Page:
Glass ban scheme close to starting

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Related tags: Bottle, Recyclable materials

by David Castle A scheme to ban glass bottles in pubs and clubs in Weston-super-Mare looks set to go ahead ­ despite concerns that not all products...

by David Castle A scheme to ban glass bottles in pubs and clubs in Weston-super-Mare looks set to go ahead ­ despite concerns that not all products will be available in a plastic alternative. The majority of licensees in Weston-super-Mare are backing the voluntary scheme to ban glass, aimed at curbing serious incidents caused during night-time brawls. The move has been driven by a group called Businesses Against Disorder through Drink and Drugs, with the support of the local police force. A date for a meeting between drink suppliers and local licensees has been set for the end of July. And, according to police spokes-man Pete Abrams, pubs and clubs in the town centre could replace their glass stocks with plastic as little as two weeks after that. "We have the support of all the major licensees in the town," said Sgt Abrams. "Over the last two weeks, two door staff have been attacked and bottled. The pubs and clubs in the city centre are regretting that they have not moved on this earlier." Gino Barontini, general manager at Senorita's club, said he supported the scheme, but there were doubts over how it could work. He said: "We are still looking into the practicalities of whether drinks manufacturers can supply our needs and demands in plastic bottles. Certain companies are reluctant to use plastic, because they claim it changes the taste of the beer. "A lot of companies have given us backing in theory, but when you ask whether it will increase prices and whether products they own will be available in plastic, they have been quite vague." Sgt Abrams confirmed that the scheme would be totally voluntary. "We are not looking to impose it on licensees, although we do expect all of them, certainly those in the town centre, to adopt the code." Other solutions are also available. "We are suggesting that for anything we can't get in plastic, we don't pass the bottle over the bar but instead decant the drink into a shatterproof glass," said Barontini. "This could be a more practical solution than getting all suppliers to put products into plastic, and a more timely one." Diageo offers plastic and glass A spokesman for Diageo confirmed that it had products in both glass and plastic, and that it had no problem supplying either. "It is an issue that does need to be addressed," confirmed a Diageo spokesman. "Increasingly, outdoor functions, concerts and nightclubs are moving away from glass bottles. There are also other areas where glass bottles may not be appropriate." Smirnoff Black Ice is already available in a plastic bottle, and the company is set to launch a new PET bottle in July with a longer shelf life of nine months. "This could be the answer to glass bottle bans," said a spokesman. "It doesn't affect the taste of the product at all. However, we will continue to offer Smirnoff Ice in both glass and plastic bottles.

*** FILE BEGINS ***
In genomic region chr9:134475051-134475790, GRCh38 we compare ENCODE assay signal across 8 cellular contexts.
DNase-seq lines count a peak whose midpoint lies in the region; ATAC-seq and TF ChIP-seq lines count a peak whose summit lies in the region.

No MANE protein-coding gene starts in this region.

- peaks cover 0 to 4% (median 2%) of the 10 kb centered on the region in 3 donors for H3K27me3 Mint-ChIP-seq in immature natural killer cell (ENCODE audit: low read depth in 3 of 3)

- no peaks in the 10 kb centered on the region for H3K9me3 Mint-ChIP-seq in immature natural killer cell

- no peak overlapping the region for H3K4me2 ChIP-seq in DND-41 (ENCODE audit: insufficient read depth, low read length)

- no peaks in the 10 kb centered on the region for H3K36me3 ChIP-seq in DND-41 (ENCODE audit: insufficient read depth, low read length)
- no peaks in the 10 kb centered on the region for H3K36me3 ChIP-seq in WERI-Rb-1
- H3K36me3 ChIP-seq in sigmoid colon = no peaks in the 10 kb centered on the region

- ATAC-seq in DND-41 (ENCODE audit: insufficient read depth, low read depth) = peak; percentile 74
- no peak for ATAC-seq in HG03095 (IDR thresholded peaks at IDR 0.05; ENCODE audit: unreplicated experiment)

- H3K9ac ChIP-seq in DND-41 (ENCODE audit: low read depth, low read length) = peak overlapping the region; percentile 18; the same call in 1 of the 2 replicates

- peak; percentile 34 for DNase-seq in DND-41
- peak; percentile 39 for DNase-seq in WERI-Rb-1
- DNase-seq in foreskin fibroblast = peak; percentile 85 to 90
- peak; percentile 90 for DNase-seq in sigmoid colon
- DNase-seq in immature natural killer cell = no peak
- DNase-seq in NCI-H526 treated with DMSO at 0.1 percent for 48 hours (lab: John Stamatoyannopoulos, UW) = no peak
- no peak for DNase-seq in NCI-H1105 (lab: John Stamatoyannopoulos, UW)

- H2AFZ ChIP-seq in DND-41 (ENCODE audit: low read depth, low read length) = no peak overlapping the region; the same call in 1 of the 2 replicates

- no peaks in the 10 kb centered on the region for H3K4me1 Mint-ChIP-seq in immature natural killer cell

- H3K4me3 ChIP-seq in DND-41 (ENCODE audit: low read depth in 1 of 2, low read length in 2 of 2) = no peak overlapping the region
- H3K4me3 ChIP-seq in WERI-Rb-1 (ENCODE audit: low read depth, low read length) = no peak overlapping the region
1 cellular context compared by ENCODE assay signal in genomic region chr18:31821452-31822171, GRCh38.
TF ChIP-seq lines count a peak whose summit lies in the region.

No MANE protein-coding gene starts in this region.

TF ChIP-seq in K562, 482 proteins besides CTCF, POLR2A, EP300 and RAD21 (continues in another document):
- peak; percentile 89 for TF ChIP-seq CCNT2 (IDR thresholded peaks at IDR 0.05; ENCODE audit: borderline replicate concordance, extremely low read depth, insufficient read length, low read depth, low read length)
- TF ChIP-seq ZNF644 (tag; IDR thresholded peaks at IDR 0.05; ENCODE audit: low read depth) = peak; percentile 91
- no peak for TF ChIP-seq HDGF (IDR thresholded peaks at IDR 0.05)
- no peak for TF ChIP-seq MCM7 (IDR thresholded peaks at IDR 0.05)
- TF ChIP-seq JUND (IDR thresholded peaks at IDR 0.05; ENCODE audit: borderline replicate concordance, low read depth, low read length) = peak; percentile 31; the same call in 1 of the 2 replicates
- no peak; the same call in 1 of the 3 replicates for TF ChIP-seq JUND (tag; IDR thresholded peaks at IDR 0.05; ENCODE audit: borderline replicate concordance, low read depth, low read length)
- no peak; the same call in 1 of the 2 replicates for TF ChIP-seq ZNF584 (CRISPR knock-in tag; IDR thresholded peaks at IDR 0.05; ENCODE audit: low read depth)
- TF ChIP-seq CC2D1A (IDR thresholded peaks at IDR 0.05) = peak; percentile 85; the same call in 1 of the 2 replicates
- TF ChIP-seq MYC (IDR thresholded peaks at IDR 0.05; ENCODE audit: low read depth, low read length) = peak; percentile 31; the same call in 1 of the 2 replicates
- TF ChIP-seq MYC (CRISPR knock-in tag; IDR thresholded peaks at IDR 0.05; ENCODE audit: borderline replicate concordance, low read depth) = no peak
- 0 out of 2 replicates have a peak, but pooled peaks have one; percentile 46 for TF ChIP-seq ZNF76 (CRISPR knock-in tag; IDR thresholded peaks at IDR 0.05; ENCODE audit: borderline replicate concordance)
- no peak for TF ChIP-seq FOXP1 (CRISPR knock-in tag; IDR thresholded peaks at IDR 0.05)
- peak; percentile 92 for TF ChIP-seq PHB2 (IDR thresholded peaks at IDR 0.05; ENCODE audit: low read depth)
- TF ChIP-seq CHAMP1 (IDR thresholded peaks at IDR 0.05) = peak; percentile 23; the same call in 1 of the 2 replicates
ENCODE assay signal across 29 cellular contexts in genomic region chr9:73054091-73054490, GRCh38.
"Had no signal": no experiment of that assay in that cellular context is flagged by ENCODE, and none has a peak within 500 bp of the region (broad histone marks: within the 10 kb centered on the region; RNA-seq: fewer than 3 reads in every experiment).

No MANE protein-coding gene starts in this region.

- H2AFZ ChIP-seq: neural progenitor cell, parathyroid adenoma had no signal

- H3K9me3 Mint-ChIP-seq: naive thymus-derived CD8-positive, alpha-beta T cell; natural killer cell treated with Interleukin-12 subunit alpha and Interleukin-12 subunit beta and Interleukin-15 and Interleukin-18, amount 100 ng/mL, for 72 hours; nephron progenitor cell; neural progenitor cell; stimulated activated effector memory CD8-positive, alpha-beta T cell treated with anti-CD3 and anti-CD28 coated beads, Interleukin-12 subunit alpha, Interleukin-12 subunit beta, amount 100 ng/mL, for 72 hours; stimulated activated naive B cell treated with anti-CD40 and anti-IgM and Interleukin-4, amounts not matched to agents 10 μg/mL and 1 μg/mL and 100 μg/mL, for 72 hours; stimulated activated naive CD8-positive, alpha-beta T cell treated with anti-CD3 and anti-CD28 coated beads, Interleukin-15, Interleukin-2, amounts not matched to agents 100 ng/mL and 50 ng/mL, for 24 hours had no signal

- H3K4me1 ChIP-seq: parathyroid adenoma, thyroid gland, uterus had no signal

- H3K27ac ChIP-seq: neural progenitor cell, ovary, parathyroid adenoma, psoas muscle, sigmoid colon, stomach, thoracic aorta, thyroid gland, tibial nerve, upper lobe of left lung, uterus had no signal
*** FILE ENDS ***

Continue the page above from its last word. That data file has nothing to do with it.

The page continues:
Related topics: Licensing law

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